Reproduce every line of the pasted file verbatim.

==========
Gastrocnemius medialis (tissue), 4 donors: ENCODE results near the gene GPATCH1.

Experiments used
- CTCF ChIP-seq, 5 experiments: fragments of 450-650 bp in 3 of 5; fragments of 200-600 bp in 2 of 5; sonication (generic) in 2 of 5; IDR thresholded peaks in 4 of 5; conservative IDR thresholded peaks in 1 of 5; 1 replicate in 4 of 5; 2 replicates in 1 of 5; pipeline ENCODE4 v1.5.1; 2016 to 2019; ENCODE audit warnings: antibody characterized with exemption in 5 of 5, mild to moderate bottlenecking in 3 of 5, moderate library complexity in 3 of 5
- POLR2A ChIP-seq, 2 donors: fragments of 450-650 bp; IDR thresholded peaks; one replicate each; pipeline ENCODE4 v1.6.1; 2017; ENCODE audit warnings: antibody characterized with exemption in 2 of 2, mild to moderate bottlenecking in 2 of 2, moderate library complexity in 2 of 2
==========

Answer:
Gastrocnemius medialis (tissue), 4 donors: ENCODE results near the gene GPATCH1.

Experiments used
- CTCF ChIP-seq, 5 experiments: fragments of 450-650 bp in 3 of 5; fragments of 200-600 bp in 2 of 5; sonication (generic) in 2 of 5; IDR thresholded peaks in 4 of 5; conservative IDR thresholded peaks in 1 of 5; 1 replicate in 4 of 5; 2 replicates in 1 of 5; pipeline ENCODE4 v1.5.1; 2016 to 2019; ENCODE audit warnings: antibody characterized with exemption in 5 of 5, mild to moderate bottlenecking in 3 of 5, moderate library complexity in 3 of 5
- POLR2A ChIP-seq, 2 donors: fragments of 450-650 bp; IDR thresholded peaks; one replicate each; pipeline ENCODE4 v1.6.1; 2017; ENCODE audit warnings: antibody characterized with exemption in 2 of 2, mild to moderate bottlenecking in 2 of 2, moderate library complexity in 2 of 2